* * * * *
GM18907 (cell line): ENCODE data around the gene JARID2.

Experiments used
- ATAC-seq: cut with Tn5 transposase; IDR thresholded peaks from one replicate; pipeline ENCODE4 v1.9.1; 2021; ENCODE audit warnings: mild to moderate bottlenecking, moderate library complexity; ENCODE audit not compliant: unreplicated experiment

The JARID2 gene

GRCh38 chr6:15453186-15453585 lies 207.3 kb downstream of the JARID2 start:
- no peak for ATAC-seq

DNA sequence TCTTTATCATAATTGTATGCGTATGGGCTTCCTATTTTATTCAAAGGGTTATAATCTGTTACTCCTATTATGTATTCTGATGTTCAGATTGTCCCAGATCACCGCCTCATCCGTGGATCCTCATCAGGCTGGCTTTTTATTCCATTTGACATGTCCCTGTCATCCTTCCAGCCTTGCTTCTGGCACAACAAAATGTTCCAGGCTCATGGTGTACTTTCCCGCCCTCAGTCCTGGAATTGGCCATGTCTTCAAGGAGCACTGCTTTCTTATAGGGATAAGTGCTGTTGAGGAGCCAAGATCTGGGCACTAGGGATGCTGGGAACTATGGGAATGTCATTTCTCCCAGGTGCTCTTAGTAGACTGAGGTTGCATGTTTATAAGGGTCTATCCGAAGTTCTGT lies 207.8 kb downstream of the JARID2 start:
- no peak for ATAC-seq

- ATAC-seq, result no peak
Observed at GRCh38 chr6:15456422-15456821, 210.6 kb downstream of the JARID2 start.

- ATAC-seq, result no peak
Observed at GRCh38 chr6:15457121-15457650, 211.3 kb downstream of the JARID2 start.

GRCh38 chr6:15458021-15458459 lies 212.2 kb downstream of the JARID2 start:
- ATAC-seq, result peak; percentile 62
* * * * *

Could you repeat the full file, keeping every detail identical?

GM18907 (cell line): ENCODE data around the gene JARID2.

Experiments used
- ATAC-seq: cut with Tn5 transposase; IDR thresholded peaks from one replicate; pipeline ENCODE4 v1.9.1; 2021; ENCODE audit warnings: mild to moderate bottlenecking, moderate library complexity; ENCODE audit not compliant: unreplicated experiment

The JARID2 gene

GRCh38 chr6:15453186-15453585 lies 207.3 kb downstream of the JARID2 start:
- no peak for ATAC-seq

DNA sequence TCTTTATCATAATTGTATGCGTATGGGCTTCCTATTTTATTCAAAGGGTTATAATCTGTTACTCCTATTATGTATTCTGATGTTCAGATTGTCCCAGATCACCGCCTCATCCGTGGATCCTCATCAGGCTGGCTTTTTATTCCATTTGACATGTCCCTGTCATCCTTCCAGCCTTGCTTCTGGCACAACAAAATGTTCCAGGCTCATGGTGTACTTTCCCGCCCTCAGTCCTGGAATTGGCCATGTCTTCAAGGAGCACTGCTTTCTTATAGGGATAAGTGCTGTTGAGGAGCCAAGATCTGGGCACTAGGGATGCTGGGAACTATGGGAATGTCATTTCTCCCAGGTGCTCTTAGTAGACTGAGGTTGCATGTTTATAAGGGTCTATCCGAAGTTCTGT lies 207.8 kb downstream of the JARID2 start:
- no peak for ATAC-seq

- ATAC-seq, result no peak
Observed at GRCh38 chr6:15456422-15456821, 210.6 kb downstream of the JARID2 start.

- ATAC-seq, result no peak
Observed at GRCh38 chr6:15457121-15457650, 211.3 kb downstream of the JARID2 start.

GRCh38 chr6:15458021-15458459 lies 212.2 kb downstream of the JARID2 start:
- ATAC-seq, result peak; percentile 62